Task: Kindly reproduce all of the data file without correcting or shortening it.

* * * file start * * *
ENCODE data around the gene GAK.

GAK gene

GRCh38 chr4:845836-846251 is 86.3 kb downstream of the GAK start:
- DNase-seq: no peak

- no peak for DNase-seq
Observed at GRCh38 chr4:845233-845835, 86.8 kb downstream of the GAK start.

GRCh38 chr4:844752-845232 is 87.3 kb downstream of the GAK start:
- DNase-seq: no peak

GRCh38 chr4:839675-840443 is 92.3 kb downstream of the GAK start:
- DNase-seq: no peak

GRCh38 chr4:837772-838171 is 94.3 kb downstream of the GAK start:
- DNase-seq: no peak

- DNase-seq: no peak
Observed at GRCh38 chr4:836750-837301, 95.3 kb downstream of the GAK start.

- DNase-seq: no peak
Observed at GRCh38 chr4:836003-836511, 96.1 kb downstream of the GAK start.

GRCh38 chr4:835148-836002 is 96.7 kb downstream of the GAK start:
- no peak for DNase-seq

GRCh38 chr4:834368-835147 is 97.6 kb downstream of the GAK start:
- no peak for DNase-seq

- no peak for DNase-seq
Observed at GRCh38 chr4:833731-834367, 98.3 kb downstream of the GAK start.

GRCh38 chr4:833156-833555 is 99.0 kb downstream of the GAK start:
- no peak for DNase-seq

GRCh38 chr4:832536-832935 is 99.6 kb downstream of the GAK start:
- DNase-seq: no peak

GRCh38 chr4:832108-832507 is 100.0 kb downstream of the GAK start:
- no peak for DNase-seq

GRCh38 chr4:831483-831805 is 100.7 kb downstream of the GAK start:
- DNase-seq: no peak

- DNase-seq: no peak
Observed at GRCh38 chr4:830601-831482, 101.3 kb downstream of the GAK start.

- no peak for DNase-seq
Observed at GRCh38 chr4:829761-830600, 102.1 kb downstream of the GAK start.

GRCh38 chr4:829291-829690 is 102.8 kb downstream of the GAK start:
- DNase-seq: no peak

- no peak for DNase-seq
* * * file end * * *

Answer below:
ENCODE data around the gene GAK.

GAK gene

GRCh38 chr4:845836-846251 is 86.3 kb downstream of the GAK start:
- DNase-seq: no peak

- no peak for DNase-seq
Observed at GRCh38 chr4:845233-845835, 86.8 kb downstream of the GAK start.

GRCh38 chr4:844752-845232 is 87.3 kb downstream of the GAK start:
- DNase-seq: no peak

GRCh38 chr4:839675-840443 is 92.3 kb downstream of the GAK start:
- DNase-seq: no peak

GRCh38 chr4:837772-838171 is 94.3 kb downstream of the GAK start:
- DNase-seq: no peak

- DNase-seq: no peak
Observed at GRCh38 chr4:836750-837301, 95.3 kb downstream of the GAK start.

- DNase-seq: no peak
Observed at GRCh38 chr4:836003-836511, 96.1 kb downstream of the GAK start.

GRCh38 chr4:835148-836002 is 96.7 kb downstream of the GAK start:
- no peak for DNase-seq

GRCh38 chr4:834368-835147 is 97.6 kb downstream of the GAK start:
- no peak for DNase-seq

- no peak for DNase-seq
Observed at GRCh38 chr4:833731-834367, 98.3 kb downstream of the GAK start.

GRCh38 chr4:833156-833555 is 99.0 kb downstream of the GAK start:
- no peak for DNase-seq

GRCh38 chr4:832536-832935 is 99.6 kb downstream of the GAK start:
- DNase-seq: no peak

GRCh38 chr4:832108-832507 is 100.0 kb downstream of the GAK start:
- no peak for DNase-seq

GRCh38 chr4:831483-831805 is 100.7 kb downstream of the GAK start:
- DNase-seq: no peak

- DNase-seq: no peak
Observed at GRCh38 chr4:830601-831482, 101.3 kb downstream of the GAK start.

- no peak for DNase-seq
Observed at GRCh38 chr4:829761-830600, 102.1 kb downstream of the GAK start.

GRCh38 chr4:829291-829690 is 102.8 kb downstream of the GAK start:
- DNase-seq: no peak

- no peak for DNase-seq